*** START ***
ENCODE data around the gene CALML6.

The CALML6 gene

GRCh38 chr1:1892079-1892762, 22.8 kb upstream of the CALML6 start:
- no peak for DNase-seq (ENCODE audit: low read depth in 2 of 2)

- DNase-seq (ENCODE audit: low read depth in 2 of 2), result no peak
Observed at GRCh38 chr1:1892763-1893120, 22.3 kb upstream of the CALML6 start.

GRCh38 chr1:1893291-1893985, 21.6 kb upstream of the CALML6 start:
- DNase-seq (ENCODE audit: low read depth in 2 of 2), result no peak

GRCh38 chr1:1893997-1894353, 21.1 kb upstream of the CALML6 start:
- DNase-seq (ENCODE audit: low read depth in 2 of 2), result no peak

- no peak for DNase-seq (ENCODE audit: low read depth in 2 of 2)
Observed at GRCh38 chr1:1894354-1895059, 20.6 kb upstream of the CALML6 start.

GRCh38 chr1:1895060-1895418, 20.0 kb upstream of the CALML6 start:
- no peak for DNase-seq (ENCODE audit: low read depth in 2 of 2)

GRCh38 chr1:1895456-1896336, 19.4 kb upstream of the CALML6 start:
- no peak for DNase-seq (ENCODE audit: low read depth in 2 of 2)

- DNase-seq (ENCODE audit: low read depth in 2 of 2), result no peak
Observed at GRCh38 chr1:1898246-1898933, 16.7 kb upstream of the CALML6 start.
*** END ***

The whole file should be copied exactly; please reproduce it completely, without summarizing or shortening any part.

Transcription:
ENCODE data around the gene CALML6.

The CALML6 gene

GRCh38 chr1:1892079-1892762, 22.8 kb upstream of the CALML6 start:
- no peak for DNase-seq (ENCODE audit: low read depth in 2 of 2)

- DNase-seq (ENCODE audit: low read depth in 2 of 2), result no peak
Observed at GRCh38 chr1:1892763-1893120, 22.3 kb upstream of the CALML6 start.

GRCh38 chr1:1893291-1893985, 21.6 kb upstream of the CALML6 start:
- DNase-seq (ENCODE audit: low read depth in 2 of 2), result no peak

GRCh38 chr1:1893997-1894353, 21.1 kb upstream of the CALML6 start:
- DNase-seq (ENCODE audit: low read depth in 2 of 2), result no peak

- no peak for DNase-seq (ENCODE audit: low read depth in 2 of 2)
Observed at GRCh38 chr1:1894354-1895059, 20.6 kb upstream of the CALML6 start.

GRCh38 chr1:1895060-1895418, 20.0 kb upstream of the CALML6 start:
- no peak for DNase-seq (ENCODE audit: low read depth in 2 of 2)

GRCh38 chr1:1895456-1896336, 19.4 kb upstream of the CALML6 start:
- no peak for DNase-seq (ENCODE audit: low read depth in 2 of 2)

- DNase-seq (ENCODE audit: low read depth in 2 of 2), result no peak
Observed at GRCh38 chr1:1898246-1898933, 16.7 kb upstream of the CALML6 start.